Technological Advancements

Illustration, Proposed High Trestle, undated

Illustration, Proposed High Trestle, undated

Hargrett Rare Book and Manuscript Library

The relative lack of nuggets, and the region’s mixture of clay and fine gold dust, presented mining challenges that were overcome by evolving technology. The continuous gold washer used a diverted stream’s flow to wash soil through a long trough, where wooden or metal riffles trapped gold particles. The double compartment rocker more efficiently separated gravel from the heavy silt. 

Postcard, Dredging Gold, Dahlonega, GA, Undated

Postcard, Dredging Gold, Dahlonega, GA, undated

Courtesy of the private collection of Gary Doster

Illustration, "The Stamp Mill," Gold-Mining in Georgia, Harper's new monthly magazine. v. 59, September 1879

Illustration, "The Stamp Mill," Gold-Mining in Georgia, Harper's new monthly magazine. v. 59, September 1879

Hargrett Rare Book and Manuscript Library

Miles of canals combined with a series of wooden trestles, later replaced by pipes and tubes, brought water from the Yahoola River to power stamp mills and provide for hydraulic mining, a later development.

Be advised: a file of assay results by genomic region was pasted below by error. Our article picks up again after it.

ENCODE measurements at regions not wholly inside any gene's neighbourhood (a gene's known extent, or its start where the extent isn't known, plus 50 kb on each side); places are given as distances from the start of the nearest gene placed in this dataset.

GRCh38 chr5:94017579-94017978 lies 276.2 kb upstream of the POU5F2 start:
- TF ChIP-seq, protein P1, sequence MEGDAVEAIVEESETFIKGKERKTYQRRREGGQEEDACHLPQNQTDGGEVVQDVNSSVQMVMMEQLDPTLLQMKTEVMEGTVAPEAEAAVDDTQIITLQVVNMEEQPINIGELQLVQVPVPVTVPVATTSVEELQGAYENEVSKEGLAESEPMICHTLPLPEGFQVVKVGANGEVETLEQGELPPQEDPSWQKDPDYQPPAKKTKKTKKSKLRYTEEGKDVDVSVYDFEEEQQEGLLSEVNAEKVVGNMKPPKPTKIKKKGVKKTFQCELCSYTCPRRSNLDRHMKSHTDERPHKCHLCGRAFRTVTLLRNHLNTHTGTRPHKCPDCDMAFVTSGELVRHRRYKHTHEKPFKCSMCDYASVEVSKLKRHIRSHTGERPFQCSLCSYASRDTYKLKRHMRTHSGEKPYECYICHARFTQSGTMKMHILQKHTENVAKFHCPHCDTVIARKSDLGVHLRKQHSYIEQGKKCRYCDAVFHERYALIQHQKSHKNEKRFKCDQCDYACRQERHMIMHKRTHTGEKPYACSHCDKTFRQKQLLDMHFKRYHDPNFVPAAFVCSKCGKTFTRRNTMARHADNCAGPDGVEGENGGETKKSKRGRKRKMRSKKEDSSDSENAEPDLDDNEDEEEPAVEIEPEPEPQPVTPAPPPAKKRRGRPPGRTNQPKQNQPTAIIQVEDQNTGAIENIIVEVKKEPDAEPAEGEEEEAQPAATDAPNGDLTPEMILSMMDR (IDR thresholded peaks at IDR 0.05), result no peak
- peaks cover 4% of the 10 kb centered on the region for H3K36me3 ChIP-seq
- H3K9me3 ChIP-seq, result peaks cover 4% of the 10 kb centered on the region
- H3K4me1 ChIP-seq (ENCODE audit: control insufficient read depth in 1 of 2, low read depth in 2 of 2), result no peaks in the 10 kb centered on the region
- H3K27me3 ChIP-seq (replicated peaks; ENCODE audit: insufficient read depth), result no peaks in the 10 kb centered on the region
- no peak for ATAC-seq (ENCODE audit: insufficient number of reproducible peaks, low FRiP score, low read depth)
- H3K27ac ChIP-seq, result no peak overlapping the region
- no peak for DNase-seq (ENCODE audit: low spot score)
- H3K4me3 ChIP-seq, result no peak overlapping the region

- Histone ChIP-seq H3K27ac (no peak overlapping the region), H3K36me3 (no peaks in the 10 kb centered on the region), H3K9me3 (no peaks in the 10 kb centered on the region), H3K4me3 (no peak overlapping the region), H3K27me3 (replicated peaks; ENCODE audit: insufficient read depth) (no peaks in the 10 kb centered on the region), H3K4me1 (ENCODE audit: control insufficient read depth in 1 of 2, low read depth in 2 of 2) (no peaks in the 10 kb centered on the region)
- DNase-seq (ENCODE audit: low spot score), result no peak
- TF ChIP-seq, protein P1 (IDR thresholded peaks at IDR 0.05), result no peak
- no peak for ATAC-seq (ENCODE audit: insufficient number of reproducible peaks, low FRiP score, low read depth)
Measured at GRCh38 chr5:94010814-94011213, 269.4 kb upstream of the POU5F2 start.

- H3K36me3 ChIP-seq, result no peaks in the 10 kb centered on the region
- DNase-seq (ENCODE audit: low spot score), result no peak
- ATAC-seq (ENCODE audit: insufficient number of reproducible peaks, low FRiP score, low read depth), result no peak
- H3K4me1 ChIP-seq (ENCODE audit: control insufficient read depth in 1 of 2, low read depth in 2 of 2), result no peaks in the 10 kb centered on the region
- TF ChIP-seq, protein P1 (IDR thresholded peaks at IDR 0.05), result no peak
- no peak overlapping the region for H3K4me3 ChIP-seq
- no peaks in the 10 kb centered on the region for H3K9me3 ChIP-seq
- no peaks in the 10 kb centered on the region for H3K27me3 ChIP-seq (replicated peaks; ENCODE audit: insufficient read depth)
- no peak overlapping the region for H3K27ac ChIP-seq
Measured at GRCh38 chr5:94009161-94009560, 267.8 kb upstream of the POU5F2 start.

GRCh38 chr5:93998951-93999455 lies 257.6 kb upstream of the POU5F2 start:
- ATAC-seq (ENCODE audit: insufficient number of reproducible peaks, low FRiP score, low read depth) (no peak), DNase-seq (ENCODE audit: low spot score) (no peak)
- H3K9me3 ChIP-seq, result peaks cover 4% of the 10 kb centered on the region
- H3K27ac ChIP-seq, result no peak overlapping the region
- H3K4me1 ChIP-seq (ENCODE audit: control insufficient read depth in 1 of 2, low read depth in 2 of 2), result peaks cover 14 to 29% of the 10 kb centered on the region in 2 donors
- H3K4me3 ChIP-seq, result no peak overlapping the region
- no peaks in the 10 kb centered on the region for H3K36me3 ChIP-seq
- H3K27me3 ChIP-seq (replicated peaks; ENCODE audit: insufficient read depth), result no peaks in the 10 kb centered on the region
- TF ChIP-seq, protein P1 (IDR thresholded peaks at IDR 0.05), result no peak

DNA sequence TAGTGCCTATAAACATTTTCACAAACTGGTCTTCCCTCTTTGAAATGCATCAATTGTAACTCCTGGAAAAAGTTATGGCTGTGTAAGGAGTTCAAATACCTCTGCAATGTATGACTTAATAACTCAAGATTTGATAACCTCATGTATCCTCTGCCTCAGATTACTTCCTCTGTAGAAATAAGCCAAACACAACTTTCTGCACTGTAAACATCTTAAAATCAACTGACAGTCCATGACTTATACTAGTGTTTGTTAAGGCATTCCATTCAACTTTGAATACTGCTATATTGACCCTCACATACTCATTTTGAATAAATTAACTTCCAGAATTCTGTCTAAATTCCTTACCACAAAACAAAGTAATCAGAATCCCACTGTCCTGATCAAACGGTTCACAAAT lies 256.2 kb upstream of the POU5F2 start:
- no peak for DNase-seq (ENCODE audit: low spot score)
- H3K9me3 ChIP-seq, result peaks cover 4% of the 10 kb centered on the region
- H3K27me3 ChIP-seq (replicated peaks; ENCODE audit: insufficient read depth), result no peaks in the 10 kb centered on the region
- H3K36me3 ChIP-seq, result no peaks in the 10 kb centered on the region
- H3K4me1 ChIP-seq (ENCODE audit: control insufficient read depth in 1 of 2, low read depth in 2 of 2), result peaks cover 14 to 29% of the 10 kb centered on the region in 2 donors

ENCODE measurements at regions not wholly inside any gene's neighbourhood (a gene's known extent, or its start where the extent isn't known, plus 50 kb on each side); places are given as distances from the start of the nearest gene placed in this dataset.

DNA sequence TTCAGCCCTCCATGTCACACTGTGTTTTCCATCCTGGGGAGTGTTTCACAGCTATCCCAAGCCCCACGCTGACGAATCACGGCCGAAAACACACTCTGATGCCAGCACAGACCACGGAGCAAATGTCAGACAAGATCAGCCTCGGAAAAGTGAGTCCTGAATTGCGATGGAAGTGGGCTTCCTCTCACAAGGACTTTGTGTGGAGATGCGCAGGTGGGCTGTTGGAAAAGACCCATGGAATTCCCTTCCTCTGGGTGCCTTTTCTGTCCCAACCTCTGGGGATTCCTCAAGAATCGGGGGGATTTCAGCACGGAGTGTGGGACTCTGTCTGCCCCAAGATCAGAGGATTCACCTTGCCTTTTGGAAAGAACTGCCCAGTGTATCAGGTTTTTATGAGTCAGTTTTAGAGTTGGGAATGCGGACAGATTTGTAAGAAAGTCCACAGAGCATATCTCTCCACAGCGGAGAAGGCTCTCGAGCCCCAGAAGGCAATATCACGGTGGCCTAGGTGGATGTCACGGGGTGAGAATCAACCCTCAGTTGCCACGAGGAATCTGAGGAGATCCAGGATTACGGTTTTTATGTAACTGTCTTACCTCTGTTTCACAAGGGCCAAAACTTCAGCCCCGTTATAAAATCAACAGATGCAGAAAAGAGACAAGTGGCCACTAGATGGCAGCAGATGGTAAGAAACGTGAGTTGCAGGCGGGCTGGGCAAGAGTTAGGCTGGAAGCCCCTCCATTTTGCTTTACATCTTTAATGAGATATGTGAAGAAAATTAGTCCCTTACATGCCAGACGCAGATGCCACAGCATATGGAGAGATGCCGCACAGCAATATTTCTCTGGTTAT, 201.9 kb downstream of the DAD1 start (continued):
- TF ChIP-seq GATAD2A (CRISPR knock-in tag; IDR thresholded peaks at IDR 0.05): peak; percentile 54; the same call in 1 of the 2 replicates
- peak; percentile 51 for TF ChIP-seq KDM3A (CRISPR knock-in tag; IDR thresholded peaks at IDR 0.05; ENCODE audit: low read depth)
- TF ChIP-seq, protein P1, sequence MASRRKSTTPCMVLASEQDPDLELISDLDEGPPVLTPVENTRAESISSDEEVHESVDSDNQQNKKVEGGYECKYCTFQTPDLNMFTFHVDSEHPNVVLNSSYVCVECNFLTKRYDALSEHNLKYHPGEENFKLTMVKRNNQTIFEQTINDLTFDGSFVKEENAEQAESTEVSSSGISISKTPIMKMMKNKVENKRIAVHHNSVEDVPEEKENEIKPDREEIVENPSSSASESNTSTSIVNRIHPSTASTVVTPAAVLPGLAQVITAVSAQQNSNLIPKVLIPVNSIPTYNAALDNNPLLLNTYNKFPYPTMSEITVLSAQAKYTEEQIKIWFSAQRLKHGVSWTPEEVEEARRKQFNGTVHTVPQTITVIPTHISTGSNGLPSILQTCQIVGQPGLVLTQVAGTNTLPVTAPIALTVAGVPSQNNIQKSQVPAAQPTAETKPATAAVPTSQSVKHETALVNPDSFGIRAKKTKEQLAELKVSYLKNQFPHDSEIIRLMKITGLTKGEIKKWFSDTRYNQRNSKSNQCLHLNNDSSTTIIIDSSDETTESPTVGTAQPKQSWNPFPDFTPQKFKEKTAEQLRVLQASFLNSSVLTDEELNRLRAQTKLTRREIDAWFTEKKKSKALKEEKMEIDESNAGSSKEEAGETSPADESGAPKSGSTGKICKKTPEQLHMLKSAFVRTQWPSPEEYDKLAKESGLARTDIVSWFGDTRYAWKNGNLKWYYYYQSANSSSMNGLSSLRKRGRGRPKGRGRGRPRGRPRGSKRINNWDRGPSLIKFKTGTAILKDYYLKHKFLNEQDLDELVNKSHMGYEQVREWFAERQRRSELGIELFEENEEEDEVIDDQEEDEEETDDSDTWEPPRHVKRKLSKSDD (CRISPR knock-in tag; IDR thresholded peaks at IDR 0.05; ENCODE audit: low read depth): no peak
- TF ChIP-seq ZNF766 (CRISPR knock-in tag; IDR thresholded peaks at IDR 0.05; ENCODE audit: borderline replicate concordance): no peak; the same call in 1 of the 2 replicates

To harness the power of Georgia’s waterways, mining companies built canals, ditches, aqueducts, and dams to convey water to the mines where it was used to operate stamp mills and hydraulic hoses, a later development. Vertical water wheels converted energy from falling water or water passing beneath the wheel, to provide power to operate stamp mills.  

Dredge boats brought gravel up from river beds either by shovel, crane, or continuous ladder-bucket elevators. The tailings, or mud-like waste, was discharged back into the water or piled on the bank. Throughout the 1880s a number of dredge boats operated on the Chestatee River dredging the bottom and washing the gold from the gravel. 

Extracted ore was crushed in a stamp mill with cast iron stamps, where advanced techniques helped capture gold dust. Among these technological innovations was the use of plates covered with liquid mercury. When crushed ore passed over the plates, gold particles chemically bonded to the mercury, and gold was then separated through distillation, which vaporized the mercury.